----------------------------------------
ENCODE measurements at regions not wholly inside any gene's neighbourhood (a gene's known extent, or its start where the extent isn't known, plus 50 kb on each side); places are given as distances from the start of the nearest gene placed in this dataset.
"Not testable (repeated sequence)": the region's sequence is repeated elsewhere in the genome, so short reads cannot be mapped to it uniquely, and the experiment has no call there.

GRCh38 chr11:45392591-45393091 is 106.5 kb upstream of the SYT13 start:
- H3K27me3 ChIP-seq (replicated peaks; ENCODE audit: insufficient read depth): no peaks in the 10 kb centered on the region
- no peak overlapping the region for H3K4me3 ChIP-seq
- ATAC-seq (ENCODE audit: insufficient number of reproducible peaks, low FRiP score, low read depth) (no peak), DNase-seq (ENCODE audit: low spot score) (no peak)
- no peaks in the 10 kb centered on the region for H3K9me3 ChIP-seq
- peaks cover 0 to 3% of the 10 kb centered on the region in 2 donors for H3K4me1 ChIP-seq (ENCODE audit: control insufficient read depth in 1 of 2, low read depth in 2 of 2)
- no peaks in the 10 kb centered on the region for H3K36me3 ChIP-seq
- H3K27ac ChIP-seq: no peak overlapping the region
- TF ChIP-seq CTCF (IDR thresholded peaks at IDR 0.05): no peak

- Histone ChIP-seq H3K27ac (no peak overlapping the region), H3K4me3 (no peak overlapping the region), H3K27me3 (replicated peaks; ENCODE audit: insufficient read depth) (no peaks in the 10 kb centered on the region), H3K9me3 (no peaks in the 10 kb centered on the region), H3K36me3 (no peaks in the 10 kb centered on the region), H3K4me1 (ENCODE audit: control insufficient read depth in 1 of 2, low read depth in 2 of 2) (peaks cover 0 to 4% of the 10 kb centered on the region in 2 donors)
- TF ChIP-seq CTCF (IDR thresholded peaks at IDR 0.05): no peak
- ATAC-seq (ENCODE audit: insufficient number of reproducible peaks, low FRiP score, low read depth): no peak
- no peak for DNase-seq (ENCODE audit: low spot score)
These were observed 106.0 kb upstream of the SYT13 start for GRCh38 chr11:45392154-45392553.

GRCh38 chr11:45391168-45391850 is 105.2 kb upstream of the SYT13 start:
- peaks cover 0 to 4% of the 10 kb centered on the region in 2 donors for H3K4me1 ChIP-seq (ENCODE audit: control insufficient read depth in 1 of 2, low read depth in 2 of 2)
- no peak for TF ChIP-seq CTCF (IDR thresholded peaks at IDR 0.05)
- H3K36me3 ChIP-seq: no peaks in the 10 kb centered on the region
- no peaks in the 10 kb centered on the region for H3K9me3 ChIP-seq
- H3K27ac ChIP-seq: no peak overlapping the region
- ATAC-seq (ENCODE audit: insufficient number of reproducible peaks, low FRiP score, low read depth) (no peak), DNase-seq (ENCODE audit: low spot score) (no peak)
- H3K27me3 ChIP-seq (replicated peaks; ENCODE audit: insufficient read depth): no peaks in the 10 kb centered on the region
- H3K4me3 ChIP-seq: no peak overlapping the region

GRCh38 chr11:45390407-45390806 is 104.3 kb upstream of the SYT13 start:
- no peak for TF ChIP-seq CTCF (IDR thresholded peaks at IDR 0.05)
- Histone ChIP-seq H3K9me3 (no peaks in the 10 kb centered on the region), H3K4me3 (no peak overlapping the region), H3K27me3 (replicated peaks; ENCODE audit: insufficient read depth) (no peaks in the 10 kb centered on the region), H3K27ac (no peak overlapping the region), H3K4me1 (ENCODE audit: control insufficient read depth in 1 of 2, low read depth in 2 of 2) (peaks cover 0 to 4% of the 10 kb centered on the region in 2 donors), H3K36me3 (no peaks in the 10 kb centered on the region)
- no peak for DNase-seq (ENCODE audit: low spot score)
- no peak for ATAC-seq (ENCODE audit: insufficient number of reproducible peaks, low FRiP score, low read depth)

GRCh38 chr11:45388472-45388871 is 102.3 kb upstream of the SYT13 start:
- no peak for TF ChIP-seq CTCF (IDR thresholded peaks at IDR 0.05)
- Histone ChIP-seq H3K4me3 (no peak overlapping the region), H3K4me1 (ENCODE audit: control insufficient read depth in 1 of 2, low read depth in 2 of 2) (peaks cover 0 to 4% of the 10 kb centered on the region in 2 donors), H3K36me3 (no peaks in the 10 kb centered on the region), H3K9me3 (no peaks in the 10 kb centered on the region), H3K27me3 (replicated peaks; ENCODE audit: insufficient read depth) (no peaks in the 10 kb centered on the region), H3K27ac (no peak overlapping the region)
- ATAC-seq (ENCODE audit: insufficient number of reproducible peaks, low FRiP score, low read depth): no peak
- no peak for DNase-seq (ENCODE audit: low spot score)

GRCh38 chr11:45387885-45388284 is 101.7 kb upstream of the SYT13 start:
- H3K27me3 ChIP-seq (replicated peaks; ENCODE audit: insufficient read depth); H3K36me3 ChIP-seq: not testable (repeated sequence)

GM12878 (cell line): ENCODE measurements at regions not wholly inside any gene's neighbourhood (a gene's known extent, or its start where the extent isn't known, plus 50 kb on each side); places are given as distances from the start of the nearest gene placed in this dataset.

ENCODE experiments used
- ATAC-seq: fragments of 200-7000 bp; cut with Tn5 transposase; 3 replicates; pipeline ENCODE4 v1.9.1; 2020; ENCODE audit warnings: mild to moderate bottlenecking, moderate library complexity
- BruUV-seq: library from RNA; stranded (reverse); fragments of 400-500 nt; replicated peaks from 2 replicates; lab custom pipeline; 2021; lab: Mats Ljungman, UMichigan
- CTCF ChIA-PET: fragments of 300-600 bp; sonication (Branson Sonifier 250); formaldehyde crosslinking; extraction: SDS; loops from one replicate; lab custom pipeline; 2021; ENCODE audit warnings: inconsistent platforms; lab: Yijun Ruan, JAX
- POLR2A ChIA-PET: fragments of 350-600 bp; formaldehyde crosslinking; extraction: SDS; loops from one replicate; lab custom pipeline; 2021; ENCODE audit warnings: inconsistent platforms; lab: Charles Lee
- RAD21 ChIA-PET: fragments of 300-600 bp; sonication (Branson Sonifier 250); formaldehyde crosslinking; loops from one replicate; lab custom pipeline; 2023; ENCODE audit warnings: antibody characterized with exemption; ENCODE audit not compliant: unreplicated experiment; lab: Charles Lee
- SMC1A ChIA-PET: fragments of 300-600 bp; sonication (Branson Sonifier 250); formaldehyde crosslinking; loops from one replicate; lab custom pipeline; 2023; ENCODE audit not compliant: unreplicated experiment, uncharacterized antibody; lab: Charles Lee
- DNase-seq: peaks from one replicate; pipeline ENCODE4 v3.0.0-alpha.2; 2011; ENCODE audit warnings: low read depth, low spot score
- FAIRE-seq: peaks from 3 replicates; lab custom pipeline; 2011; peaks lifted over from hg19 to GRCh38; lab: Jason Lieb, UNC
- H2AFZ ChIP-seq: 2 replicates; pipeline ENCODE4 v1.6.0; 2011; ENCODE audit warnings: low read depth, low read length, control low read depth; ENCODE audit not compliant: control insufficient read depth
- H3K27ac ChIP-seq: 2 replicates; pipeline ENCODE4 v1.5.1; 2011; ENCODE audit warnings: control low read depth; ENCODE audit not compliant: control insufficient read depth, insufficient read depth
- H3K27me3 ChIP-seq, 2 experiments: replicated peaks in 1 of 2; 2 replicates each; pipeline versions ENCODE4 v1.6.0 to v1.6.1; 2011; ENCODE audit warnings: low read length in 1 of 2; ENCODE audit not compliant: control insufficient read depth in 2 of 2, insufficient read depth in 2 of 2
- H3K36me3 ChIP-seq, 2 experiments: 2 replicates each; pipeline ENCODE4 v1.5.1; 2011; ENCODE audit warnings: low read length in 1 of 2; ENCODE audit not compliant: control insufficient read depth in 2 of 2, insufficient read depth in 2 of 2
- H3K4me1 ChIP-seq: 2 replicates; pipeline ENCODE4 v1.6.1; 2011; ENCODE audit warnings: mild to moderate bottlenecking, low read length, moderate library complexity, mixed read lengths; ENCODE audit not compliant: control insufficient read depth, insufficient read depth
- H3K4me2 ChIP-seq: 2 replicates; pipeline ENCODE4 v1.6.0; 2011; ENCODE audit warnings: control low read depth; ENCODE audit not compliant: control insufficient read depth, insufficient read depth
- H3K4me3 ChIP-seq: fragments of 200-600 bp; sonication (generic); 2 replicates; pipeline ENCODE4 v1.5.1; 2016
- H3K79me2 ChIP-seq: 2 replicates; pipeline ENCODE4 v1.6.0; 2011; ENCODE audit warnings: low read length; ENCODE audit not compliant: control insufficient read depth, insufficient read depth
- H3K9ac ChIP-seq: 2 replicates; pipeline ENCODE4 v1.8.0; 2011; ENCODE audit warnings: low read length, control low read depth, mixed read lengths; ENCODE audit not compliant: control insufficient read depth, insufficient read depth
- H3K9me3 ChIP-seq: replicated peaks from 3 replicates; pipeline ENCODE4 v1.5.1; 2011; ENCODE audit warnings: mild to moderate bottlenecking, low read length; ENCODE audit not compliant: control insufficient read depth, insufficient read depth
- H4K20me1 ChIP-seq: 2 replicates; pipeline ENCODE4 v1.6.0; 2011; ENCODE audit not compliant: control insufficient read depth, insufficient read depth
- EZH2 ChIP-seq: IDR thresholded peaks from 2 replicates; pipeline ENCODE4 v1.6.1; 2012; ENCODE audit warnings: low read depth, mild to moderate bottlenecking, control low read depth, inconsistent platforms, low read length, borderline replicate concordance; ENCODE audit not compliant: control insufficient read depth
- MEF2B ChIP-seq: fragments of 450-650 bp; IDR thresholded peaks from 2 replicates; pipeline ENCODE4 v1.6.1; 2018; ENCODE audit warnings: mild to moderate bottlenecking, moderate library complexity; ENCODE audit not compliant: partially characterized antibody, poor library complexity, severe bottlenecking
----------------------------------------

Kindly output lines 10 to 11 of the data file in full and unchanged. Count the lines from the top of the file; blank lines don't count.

- H3K27ac ChIP-seq: no peak overlapping the region
- TF ChIP-seq CTCF (IDR thresholded peaks at IDR 0.05): no peak